Allergy and Airway |

Safety and Efficacy of Oral Versus Inhaled Corticosteroids in Moderate Persistent Asthma in Children 6 to 15 Years Old: A Randomized Controlled Trial FREE TO VIEW

Yadnee Estrera, MD; Arnel Gerald Jiao, MD; Jemaila Valles, MD; Josy Naty Venturina, MD
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Philippine Children's Medical Center, Quezon City, Philippines

Chest. 2014;145(3_MeetingAbstracts):8A. doi:10.1378/chest.1748893
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SESSION TITLE: Asthma Posters

SESSION TYPE: Poster Presentations

PRESENTED ON: Saturday, March 22, 2014 at 01:15 PM - 02:15 PM

PURPOSE: This study aimed to determine if the use of low dose oral corticosteroid is a safe and effective alternative treatment for children with moderate persistent asthma.

METHODS: Forty patients, 6 to 15 years old, with newly diagnosed moderate persistent asthma were randomized into two groups. For 3 months, the control group received inhaled corticosteroid (budesonide) at 200mcg twice daily while treatment group received a single morning dose of oral corticosteroid (prednisone) at 0.5mg/kg (maximum dose:10mg/day). Efficacy was assessed based on daytime and nighttime coughing, limitation of activity, use of bronchodilators, FEV1, PEFR and level of asthma control. Safety parameters evaluated were blood pressure, pre and posttreatment determination of serum cortisol and fasting blood sugar levels.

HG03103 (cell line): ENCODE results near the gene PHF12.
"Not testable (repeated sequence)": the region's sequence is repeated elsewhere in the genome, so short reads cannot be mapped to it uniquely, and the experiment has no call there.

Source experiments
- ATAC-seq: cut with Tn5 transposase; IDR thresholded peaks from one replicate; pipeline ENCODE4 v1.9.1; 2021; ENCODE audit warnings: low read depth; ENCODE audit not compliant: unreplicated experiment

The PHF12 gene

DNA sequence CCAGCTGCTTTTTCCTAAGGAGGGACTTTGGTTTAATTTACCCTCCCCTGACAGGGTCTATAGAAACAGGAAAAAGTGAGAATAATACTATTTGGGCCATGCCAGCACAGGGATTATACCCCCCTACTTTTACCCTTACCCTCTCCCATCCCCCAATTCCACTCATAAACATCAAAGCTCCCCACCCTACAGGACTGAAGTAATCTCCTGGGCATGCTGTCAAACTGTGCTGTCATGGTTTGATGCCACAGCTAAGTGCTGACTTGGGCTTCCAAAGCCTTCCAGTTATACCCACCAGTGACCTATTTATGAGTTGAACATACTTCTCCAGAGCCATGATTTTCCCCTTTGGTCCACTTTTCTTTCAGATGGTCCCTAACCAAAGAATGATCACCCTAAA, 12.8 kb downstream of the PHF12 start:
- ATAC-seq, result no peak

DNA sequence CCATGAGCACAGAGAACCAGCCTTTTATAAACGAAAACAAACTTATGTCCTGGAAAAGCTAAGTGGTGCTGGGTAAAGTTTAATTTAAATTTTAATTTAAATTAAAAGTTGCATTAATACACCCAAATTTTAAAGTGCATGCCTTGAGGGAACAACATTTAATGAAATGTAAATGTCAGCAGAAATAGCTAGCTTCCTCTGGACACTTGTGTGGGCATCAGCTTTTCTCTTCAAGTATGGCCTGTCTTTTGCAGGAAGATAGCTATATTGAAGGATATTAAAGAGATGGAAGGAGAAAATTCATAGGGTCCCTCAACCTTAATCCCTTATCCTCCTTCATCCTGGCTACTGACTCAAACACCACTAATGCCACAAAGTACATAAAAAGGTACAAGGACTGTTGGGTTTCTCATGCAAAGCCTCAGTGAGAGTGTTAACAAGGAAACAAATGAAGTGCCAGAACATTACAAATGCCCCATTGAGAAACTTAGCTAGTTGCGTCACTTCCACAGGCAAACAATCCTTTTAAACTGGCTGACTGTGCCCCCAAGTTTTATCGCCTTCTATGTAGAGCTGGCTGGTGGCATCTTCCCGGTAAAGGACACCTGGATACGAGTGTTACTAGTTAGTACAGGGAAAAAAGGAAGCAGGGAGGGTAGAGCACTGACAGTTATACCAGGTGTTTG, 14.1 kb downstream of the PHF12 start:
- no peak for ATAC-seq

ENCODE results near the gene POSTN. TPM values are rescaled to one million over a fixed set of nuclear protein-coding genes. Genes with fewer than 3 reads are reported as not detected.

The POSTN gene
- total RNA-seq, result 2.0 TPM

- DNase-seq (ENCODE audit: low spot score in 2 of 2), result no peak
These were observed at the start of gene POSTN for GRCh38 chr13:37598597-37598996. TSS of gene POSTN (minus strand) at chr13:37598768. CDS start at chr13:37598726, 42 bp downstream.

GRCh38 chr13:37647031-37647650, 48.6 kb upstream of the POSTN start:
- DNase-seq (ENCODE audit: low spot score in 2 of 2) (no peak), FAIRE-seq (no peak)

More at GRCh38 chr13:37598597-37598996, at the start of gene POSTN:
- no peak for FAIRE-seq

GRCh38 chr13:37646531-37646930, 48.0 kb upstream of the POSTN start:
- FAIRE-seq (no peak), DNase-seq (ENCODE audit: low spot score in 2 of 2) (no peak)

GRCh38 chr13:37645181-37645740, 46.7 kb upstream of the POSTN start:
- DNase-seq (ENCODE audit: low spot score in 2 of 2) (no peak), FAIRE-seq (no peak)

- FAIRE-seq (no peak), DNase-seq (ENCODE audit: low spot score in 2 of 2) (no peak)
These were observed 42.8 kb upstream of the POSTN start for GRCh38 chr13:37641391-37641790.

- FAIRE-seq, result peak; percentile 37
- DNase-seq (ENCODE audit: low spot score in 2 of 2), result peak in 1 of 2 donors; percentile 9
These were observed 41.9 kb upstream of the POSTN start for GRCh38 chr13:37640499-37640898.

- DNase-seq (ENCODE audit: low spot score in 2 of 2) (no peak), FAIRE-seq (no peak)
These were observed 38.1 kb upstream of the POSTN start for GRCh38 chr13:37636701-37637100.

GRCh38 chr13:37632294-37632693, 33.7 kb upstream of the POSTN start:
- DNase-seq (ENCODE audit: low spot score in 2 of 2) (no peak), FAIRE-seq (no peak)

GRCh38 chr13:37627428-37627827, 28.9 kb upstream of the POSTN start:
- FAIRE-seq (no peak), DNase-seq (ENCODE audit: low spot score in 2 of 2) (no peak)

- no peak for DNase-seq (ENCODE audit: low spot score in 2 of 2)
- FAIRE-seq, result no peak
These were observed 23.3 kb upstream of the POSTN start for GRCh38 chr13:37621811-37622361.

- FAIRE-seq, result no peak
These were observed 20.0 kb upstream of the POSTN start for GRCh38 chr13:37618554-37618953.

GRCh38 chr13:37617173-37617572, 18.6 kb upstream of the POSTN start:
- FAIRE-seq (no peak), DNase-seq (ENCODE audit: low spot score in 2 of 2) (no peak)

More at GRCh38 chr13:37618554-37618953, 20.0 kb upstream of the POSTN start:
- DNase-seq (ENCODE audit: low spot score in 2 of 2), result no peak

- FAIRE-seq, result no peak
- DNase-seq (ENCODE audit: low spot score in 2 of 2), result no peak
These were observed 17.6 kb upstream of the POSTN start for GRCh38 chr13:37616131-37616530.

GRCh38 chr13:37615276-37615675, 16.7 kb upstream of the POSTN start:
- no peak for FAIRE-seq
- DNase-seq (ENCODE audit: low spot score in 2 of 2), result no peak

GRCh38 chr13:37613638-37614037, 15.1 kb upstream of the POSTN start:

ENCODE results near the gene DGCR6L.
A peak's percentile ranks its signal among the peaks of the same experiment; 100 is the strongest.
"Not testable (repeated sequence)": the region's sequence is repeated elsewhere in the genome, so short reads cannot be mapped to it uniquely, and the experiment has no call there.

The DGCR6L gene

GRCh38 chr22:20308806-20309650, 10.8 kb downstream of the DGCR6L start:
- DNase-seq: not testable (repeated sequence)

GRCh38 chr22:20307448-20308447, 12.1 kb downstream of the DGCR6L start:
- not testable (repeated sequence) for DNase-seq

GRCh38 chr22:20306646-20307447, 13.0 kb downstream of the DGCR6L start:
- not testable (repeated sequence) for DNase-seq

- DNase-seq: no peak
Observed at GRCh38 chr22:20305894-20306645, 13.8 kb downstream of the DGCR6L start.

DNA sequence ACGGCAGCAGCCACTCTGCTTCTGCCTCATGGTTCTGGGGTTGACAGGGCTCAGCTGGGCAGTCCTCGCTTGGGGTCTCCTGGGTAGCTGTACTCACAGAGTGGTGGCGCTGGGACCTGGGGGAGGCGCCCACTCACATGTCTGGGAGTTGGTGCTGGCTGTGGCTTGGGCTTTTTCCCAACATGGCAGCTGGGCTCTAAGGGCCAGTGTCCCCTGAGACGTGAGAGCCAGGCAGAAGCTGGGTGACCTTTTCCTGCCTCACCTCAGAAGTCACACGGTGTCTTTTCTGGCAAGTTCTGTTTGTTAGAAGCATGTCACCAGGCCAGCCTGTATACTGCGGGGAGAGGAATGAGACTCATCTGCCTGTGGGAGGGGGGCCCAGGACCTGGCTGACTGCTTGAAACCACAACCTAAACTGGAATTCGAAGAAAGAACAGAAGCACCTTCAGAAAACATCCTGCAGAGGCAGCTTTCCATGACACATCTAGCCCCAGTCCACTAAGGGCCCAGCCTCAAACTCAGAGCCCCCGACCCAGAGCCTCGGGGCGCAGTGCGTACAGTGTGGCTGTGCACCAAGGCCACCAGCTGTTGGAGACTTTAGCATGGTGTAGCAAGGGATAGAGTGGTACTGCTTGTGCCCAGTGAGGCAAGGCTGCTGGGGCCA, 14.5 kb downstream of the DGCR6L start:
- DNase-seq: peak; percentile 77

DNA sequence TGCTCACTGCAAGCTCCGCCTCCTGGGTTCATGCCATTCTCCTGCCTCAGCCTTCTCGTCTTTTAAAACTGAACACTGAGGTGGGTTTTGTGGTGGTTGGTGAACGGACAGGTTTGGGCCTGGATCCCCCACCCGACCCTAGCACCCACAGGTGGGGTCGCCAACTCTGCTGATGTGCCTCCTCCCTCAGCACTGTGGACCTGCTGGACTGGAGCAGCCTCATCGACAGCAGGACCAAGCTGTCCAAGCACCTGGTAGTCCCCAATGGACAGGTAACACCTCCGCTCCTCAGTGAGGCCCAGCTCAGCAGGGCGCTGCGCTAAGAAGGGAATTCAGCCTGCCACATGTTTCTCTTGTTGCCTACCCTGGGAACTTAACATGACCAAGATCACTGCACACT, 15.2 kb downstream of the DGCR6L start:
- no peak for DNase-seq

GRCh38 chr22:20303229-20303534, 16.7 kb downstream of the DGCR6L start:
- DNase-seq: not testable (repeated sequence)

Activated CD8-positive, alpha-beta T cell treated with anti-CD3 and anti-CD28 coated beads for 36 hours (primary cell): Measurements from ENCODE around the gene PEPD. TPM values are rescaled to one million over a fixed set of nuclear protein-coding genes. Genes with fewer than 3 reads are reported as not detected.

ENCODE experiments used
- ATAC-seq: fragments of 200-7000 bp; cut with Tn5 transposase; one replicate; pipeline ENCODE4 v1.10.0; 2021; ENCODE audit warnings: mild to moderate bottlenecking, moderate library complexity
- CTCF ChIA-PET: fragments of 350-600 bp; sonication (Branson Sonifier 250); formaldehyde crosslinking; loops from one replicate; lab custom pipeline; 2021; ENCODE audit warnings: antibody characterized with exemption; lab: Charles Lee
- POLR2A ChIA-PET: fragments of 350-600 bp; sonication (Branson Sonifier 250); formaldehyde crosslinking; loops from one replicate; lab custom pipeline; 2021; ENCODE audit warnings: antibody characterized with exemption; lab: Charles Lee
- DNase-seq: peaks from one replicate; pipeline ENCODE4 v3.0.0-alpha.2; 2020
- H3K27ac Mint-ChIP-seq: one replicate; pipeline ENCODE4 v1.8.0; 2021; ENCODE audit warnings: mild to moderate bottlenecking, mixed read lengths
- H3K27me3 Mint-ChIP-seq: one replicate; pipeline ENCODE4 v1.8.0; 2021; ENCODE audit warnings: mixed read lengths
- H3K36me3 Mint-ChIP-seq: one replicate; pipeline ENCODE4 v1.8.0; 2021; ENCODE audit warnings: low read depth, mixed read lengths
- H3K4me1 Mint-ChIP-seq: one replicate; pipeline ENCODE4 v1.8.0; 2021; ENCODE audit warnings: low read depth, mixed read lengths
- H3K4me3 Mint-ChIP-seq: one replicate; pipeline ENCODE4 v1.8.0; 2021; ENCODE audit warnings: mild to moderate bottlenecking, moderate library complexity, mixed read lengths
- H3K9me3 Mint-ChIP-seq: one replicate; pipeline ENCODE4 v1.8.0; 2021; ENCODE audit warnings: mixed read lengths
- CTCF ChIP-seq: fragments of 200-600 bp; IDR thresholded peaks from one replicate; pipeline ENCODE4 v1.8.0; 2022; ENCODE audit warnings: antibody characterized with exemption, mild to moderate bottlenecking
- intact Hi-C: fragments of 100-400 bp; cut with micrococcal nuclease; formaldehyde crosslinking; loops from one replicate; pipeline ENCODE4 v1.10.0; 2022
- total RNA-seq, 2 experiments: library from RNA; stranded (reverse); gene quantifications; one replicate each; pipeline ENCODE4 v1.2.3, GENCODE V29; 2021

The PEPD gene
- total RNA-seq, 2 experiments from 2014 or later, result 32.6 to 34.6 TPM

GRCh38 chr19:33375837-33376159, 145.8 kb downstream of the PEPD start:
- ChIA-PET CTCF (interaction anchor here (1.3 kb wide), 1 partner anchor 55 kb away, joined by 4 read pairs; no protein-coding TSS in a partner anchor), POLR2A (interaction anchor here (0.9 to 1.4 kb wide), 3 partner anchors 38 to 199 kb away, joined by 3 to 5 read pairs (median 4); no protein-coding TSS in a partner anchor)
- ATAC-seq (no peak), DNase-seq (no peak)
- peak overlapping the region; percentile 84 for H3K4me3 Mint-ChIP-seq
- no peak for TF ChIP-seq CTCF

RESULTS: Study participants from both groups showed comparable improvement in daytime and nighttime cough, need for bronchodilators and limitation of activity. PEFR is the only parameter that showed a significant difference, participants under the inhaled corticosteroid group showed lower PEFR values than the oral corticosteroid group throughout the entire study period. There was no significant difference in their FEV1 but basically had the same trend as that of the PEFR. There was no significant difference in the safety parameters evaluated. Study participants from both groups showed a decrease in cortisol levels after 3 months of treatment but none had signs and symptoms of adrenal insufficiency.

CONCLUSIONS: There was no significant difference in the safety and efficacy of oral versus inhaled corticosteroid in the treatment of children with moderate persistent asthma after 3 months of treatment.

CLINICAL IMPLICATIONS: These findings do not aim to replace inhaled corticosteroid as the mainstay of treatment for persistent asthma but to find a suitable, effective and more importantly, a safe alternative treatment for patients with uncontrolled asthma in third world countries.

DISCLOSURE: The following authors have nothing to disclose: Yadnee Estrera, Arnel Gerald Jiao, Jemaila Valles, Josy Naty Venturina

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